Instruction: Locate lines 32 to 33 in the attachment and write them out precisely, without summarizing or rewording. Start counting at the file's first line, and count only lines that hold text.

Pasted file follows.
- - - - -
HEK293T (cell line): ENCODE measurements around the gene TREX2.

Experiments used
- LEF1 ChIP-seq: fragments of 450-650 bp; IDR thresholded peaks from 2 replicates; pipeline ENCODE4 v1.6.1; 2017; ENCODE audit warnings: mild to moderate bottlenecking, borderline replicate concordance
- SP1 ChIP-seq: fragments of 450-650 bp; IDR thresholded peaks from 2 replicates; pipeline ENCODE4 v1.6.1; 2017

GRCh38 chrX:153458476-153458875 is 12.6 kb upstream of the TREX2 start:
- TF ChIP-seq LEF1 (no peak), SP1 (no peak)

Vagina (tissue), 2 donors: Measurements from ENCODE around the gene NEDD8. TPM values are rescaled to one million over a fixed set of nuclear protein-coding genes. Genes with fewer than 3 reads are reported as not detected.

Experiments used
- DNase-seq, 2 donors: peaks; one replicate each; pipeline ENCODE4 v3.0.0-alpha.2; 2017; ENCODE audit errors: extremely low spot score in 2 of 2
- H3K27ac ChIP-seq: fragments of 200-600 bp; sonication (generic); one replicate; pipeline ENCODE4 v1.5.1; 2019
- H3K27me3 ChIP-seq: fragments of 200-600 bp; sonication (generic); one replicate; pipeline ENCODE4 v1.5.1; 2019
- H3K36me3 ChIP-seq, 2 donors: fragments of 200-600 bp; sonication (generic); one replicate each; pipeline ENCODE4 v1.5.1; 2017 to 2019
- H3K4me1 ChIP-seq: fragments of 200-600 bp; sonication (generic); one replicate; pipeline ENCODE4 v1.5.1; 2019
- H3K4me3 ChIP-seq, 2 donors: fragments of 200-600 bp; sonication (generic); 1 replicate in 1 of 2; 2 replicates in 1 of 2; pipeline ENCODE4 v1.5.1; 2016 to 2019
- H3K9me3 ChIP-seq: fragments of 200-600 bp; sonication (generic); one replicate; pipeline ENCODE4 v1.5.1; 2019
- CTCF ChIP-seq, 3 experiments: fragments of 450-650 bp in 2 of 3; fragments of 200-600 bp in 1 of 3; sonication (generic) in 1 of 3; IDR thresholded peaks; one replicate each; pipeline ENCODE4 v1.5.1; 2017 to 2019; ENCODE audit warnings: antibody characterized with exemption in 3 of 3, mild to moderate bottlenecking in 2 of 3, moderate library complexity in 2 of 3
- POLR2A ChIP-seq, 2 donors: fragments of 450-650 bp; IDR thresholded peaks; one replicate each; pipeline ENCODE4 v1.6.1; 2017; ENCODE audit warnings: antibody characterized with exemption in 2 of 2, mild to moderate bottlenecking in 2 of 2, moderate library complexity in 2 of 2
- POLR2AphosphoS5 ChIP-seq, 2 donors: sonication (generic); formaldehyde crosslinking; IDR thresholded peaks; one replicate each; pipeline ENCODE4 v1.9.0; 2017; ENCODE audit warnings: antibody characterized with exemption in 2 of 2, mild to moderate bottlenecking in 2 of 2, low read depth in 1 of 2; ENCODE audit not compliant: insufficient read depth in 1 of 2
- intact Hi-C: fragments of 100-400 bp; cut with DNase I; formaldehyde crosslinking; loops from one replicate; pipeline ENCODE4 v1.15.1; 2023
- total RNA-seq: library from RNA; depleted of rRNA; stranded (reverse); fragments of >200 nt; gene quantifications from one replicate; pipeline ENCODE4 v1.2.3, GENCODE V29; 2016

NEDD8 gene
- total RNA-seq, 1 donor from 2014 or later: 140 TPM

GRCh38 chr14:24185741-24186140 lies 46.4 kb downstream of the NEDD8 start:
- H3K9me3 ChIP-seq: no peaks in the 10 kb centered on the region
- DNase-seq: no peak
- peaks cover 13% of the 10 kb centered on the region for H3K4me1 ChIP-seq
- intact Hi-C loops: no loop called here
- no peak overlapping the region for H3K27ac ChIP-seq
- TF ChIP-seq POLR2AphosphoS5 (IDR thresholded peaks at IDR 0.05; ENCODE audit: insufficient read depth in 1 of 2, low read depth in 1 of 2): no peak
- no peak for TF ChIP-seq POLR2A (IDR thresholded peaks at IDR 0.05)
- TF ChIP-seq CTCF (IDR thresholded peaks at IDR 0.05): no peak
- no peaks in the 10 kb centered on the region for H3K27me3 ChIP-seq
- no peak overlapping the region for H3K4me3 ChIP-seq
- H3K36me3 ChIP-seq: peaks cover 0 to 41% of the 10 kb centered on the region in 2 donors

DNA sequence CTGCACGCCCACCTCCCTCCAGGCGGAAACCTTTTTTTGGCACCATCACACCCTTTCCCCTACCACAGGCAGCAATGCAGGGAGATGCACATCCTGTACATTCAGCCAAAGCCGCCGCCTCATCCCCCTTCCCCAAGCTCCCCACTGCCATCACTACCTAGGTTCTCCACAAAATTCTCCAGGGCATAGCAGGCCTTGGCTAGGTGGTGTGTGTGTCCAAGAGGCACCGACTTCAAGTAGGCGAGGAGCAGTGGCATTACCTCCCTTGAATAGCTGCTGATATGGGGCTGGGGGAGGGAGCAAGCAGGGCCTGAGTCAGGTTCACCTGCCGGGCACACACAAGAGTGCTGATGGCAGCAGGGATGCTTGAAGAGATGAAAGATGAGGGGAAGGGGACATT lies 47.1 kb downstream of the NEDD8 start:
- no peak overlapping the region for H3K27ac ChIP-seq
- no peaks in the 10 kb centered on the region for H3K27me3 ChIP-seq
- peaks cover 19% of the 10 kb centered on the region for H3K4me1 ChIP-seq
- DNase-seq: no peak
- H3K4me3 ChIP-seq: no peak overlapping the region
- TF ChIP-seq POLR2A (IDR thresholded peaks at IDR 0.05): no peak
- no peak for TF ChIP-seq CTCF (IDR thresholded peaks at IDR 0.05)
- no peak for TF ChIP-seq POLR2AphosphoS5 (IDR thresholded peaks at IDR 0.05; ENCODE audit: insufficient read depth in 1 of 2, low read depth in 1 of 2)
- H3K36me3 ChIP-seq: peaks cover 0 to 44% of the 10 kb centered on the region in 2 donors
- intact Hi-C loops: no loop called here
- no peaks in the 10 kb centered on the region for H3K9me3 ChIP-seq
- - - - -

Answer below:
- no peaks in the 10 kb centered on the region for H3K27me3 ChIP-seq
- no peak overlapping the region for H3K4me3 ChIP-seq